ADP: U.S. Private Sector Job Growth Accelerates Less Than Expected

by Ike Obudulu Posted on July 3rd, 2019

Payroll processor ADP released a report on Wednesday showing private sector job growth reaccelerated in the month of June but still came in below economist estimates.

ADP said private sector employment climbed by 102,000 jobs in June after rising by an upwardly revised 41,000 jobs in May.

Economists had expected employment to increase by about 140,000 jobs compared to the addition of 27,000 jobs originally reported for the previous month.

“Job growth has slowed sharply in recent months, as businesses have turned more cautious in their hiring,” said Mark Zandi, chief economist of Moody’s Analytics.

He added, “Small businesses are the most nervous, especially in the construction sector and at bricks-and-mortar retailers.”

The report said employment in the service-providing sector jumped by 117,000 jobs in June, with notable job growth visible in the healthcare/social assistance industry.

However, the increase was partly offset by the loss of 15,000 jobs in the goods-producing sector, which reflected a drop of 18,000 construction jobs.

ADP said employment at large and mid-sized businesses climbed by 65,000 jobs and 60,000 jobs, respectively, although employment at small businesses fell by 23,000 jobs.

“While large businesses continue to do well, small businesses are struggling as they compete with the ongoing tight labor market,” said Ahu Yildirmaz, vice president and co-head of the ADP Research Institute.

On Friday, the Labor Department is scheduled to release its more closely watched monthly employment report for June.

Employment is expected to increase by 160,000 jobs in June after rising by 75,000 jobs in May, while the unemployment rate is expected to hold at 3.6 percent.


The ADP payroll report is the precursor to the Labor Department’s Employment Situation Report, colloquially known as Non-Farm Payrolls or just NFP which will be issued this Friday at 8:30 am EDT, 12:30 GMT.

This report provides a detailed analysis of the US labor market beginning with statistics on total US payrolls and additions. It separates the jobs numbers into myriad categories–private and government payrolls, type of employment, age, racial and gender differentiated unemployment rates and many others. The Bureau of Economic Analysis (BEA), a division of the Labor Department, tracks average hourly earnings monthly and annually, average work week (hours) and the labor force participation rate. The report gives the most comprehensive picture of the US labor market and is the best known and most widely traded US economic statistic.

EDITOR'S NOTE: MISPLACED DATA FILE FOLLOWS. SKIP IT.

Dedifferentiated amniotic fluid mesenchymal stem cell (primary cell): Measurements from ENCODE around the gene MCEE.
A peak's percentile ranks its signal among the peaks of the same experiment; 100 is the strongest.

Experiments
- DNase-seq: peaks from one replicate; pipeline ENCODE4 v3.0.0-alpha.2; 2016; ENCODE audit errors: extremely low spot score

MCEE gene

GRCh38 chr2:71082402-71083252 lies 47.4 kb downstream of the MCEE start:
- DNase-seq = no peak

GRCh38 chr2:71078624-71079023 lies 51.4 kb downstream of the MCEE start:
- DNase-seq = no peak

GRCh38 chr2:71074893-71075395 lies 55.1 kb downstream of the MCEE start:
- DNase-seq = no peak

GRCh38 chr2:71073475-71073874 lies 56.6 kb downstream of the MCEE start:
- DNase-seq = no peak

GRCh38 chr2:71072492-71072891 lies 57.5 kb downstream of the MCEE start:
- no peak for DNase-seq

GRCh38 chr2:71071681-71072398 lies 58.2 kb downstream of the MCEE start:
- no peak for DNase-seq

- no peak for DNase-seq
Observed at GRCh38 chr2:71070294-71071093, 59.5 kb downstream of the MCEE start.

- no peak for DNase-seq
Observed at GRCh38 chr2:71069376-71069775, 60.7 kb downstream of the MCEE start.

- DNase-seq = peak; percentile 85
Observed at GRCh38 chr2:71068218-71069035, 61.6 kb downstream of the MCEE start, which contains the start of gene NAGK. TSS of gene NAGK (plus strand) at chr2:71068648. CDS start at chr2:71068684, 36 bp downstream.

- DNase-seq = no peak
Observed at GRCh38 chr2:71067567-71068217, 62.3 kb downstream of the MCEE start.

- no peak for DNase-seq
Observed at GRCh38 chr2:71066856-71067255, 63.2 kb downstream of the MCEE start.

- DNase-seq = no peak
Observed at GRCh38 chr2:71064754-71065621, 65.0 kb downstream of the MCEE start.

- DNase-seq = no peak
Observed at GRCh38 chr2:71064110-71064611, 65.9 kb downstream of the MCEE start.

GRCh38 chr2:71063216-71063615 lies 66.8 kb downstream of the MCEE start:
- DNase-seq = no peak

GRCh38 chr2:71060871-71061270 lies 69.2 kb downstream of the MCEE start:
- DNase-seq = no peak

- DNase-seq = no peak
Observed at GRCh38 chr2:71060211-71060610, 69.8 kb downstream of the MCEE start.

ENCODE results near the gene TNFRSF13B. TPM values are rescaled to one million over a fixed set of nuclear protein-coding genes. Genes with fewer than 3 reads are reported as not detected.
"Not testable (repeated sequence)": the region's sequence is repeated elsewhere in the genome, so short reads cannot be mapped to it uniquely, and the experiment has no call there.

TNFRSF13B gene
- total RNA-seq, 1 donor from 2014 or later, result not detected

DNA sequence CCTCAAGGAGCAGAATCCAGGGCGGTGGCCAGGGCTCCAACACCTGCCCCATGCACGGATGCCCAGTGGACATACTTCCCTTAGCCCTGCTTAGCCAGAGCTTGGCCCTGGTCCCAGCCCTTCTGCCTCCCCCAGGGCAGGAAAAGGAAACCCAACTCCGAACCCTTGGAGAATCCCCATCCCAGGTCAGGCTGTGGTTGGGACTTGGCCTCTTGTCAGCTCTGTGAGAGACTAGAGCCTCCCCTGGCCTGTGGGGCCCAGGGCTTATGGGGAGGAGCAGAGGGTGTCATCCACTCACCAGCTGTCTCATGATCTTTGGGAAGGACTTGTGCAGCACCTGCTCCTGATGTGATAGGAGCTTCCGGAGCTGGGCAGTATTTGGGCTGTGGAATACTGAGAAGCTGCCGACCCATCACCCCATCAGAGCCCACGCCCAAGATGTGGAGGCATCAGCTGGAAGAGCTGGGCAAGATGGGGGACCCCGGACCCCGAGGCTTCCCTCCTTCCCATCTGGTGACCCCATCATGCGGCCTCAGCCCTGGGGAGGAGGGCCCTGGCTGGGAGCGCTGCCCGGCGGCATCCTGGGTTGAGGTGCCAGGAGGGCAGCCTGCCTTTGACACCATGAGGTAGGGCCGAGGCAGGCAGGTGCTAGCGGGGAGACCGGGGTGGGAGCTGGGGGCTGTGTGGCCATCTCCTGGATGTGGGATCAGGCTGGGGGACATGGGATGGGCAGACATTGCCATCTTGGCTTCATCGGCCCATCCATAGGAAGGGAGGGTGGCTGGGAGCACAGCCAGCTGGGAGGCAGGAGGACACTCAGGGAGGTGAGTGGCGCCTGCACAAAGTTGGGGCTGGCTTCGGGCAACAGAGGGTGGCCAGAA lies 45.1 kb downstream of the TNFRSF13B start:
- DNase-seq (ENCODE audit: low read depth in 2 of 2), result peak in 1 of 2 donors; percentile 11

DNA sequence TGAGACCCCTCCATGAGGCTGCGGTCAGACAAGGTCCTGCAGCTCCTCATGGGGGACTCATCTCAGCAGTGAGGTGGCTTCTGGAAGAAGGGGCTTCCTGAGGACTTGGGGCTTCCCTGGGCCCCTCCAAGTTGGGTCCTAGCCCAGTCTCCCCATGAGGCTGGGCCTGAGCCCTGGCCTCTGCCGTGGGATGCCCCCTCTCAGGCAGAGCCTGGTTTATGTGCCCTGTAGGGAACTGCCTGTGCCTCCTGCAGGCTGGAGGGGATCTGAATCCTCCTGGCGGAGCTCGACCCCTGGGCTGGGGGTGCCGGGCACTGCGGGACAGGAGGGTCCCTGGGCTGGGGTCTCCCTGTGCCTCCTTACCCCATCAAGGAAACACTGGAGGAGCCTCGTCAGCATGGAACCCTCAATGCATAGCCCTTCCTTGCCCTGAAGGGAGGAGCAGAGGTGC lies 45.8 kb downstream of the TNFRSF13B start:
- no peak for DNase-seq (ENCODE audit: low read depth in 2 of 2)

There is a directional correlation between the private ADP figures and the overall US employment numbers. The two numbers generally move in the same direction each month though the amount of the rise or fall is not well correlated.

The February report was a good example. Non-farm payrolls dropped from 311,000 in January to 20,000 in February and ADP fell from 300,000 to 183,000.

ADP and NFP: Difference in degree

The report from ADP, released two days before the BEA statistics each month is a useful guide to the Labor Department numbers for the overall economy.

The main difference between the two reports is that ADP records just the hiring of its own clients, 411,000 US firms employing nearly 24 million workers. The BEA covers the entire US economy.

The BEA receives reports on actual hiring each month by firms of all sizes nationwide. It also estimates the number of jobs created by newly formed small businesses which are the largest source of employment growth. These positions have not yet been reported to the government. The government periodically adjusts the estimated number of positons by the actual figures resulting in annual revisions to the payroll numbers.

The BEA also includes government hiring and firing at the local, state and Federal level.

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